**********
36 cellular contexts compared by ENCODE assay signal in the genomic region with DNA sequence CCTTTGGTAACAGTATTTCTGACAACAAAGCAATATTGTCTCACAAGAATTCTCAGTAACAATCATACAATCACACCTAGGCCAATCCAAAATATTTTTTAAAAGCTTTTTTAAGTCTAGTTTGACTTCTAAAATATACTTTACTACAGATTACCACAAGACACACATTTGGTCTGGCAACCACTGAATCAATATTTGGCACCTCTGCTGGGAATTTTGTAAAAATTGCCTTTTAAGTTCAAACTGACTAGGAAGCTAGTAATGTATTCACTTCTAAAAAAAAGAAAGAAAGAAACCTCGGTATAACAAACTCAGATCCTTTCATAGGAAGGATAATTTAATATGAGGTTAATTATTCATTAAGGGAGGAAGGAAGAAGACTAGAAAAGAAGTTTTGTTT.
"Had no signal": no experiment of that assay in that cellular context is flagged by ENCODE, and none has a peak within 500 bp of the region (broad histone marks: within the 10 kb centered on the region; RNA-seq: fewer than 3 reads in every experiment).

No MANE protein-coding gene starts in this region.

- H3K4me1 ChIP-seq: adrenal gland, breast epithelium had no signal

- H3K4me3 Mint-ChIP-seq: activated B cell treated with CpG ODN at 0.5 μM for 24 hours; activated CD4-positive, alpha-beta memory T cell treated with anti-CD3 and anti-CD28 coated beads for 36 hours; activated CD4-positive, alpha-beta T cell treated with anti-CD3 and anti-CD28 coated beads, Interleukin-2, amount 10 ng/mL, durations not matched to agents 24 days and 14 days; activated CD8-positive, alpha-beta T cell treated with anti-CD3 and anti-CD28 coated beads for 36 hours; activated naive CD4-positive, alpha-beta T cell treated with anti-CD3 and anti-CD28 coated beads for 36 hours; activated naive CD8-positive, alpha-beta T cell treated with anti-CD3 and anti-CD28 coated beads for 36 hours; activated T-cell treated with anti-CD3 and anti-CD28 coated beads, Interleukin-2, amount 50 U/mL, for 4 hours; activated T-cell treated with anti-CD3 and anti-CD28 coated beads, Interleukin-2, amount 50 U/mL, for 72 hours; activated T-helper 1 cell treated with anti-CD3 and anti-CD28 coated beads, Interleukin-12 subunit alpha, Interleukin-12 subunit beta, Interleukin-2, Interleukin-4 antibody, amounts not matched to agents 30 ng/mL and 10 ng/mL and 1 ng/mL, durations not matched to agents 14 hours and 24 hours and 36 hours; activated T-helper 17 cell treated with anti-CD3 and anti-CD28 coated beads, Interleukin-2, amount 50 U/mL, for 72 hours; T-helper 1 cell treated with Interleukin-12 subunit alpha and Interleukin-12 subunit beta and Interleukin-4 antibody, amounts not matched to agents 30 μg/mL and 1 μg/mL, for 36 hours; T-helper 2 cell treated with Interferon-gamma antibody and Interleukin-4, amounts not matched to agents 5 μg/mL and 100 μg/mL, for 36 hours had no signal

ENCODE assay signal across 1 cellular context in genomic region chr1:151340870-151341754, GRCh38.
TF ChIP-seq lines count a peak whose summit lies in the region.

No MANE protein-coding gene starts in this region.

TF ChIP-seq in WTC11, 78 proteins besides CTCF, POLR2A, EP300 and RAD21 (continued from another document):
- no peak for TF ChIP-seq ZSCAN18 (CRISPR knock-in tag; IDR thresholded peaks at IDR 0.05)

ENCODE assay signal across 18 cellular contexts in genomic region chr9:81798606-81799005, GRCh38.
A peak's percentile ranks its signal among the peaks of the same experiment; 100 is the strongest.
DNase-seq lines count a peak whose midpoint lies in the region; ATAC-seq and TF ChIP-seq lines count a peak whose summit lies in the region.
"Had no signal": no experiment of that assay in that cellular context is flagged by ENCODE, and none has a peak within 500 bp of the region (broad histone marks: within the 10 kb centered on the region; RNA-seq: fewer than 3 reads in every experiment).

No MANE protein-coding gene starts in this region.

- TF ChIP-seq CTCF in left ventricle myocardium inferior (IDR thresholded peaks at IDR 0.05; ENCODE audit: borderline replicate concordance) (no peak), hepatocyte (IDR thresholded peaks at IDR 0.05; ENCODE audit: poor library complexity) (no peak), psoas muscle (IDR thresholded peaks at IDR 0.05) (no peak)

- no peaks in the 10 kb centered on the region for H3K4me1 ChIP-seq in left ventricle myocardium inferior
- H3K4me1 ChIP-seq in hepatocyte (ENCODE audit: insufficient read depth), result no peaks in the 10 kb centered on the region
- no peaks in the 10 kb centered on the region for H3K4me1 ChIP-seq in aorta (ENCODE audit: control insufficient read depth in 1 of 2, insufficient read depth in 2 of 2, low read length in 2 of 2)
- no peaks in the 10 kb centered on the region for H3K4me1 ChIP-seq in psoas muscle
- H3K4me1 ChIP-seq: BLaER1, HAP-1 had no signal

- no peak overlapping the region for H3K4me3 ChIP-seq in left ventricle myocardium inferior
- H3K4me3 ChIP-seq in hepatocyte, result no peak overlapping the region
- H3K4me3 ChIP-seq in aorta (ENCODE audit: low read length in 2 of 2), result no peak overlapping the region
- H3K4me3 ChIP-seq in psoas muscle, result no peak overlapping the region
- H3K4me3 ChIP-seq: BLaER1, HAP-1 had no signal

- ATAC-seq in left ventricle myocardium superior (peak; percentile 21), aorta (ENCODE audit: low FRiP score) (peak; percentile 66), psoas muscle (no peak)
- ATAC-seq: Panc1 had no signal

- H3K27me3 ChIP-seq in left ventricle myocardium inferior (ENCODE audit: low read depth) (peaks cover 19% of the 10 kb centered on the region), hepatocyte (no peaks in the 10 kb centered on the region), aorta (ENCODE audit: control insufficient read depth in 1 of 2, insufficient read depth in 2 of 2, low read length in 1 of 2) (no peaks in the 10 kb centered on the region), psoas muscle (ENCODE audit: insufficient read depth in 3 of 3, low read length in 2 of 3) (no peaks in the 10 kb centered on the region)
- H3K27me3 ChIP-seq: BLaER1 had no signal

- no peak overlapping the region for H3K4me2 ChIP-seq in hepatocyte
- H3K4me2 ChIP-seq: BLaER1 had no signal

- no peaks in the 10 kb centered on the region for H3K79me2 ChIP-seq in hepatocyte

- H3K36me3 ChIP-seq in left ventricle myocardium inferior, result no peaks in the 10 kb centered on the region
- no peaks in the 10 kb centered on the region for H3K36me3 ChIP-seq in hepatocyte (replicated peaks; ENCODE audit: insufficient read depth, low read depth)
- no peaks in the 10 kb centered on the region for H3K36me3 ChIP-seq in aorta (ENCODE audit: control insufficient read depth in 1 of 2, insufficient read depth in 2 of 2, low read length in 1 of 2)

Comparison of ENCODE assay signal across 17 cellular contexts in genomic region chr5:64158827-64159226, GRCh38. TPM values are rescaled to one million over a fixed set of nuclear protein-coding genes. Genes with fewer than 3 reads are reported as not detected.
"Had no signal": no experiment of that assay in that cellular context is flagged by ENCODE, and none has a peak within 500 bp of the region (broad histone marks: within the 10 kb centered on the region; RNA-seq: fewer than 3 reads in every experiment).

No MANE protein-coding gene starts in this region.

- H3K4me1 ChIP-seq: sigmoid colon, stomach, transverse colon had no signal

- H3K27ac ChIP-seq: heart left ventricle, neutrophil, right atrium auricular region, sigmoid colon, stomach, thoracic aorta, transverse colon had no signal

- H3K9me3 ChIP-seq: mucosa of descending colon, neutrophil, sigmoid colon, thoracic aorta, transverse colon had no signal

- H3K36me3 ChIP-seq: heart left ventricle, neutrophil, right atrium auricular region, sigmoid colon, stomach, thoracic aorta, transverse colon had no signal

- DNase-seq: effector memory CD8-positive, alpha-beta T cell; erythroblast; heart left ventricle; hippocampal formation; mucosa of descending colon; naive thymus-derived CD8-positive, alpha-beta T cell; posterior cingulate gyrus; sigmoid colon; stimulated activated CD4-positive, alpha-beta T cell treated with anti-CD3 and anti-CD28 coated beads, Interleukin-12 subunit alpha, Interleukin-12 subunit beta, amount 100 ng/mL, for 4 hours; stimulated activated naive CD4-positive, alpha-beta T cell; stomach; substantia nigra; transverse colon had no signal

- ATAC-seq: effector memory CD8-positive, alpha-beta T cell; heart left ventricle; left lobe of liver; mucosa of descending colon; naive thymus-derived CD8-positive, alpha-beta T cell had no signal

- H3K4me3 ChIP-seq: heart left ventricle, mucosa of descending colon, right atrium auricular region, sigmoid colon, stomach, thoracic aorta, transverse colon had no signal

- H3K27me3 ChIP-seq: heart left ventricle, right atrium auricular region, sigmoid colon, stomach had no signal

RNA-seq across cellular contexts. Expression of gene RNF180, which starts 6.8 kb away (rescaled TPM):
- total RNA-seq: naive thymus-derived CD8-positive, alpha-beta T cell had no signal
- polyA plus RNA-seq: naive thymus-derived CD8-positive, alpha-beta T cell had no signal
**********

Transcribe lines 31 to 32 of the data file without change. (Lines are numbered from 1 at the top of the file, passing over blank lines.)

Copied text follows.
- no peak overlapping the region for H3K4me2 ChIP-seq in hepatocyte
- H3K4me2 ChIP-seq: BLaER1 had no signal